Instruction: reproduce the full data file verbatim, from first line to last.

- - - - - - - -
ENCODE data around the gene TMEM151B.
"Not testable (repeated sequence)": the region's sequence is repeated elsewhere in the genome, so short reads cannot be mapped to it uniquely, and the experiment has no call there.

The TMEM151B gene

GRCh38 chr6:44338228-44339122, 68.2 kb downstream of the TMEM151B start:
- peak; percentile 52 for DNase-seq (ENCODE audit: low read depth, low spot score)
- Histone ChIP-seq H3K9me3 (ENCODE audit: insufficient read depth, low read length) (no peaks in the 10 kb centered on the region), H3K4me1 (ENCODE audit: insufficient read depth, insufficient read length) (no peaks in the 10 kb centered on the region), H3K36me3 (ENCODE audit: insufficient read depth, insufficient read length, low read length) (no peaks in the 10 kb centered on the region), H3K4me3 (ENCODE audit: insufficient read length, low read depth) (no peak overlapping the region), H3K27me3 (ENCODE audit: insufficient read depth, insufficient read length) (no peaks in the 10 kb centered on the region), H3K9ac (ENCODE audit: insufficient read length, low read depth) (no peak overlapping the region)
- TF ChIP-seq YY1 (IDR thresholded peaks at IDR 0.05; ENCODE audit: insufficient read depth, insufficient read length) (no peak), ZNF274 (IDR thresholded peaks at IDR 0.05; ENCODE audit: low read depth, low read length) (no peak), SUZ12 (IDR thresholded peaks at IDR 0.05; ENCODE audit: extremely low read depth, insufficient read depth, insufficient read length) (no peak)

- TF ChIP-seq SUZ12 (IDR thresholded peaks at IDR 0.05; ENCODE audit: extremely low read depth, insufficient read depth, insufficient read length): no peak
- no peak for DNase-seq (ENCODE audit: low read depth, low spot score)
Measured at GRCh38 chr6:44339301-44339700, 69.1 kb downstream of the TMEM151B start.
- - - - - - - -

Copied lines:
ENCODE data around the gene TMEM151B.
"Not testable (repeated sequence)": the region's sequence is repeated elsewhere in the genome, so short reads cannot be mapped to it uniquely, and the experiment has no call there.

The TMEM151B gene

GRCh38 chr6:44338228-44339122, 68.2 kb downstream of the TMEM151B start:
- peak; percentile 52 for DNase-seq (ENCODE audit: low read depth, low spot score)
- Histone ChIP-seq H3K9me3 (ENCODE audit: insufficient read depth, low read length) (no peaks in the 10 kb centered on the region), H3K4me1 (ENCODE audit: insufficient read depth, insufficient read length) (no peaks in the 10 kb centered on the region), H3K36me3 (ENCODE audit: insufficient read depth, insufficient read length, low read length) (no peaks in the 10 kb centered on the region), H3K4me3 (ENCODE audit: insufficient read length, low read depth) (no peak overlapping the region), H3K27me3 (ENCODE audit: insufficient read depth, insufficient read length) (no peaks in the 10 kb centered on the region), H3K9ac (ENCODE audit: insufficient read length, low read depth) (no peak overlapping the region)
- TF ChIP-seq YY1 (IDR thresholded peaks at IDR 0.05; ENCODE audit: insufficient read depth, insufficient read length) (no peak), ZNF274 (IDR thresholded peaks at IDR 0.05; ENCODE audit: low read depth, low read length) (no peak), SUZ12 (IDR thresholded peaks at IDR 0.05; ENCODE audit: extremely low read depth, insufficient read depth, insufficient read length) (no peak)

- TF ChIP-seq SUZ12 (IDR thresholded peaks at IDR 0.05; ENCODE audit: extremely low read depth, insufficient read depth, insufficient read length): no peak
- no peak for DNase-seq (ENCODE audit: low read depth, low spot score)
Measured at GRCh38 chr6:44339301-44339700, 69.1 kb downstream of the TMEM151B start.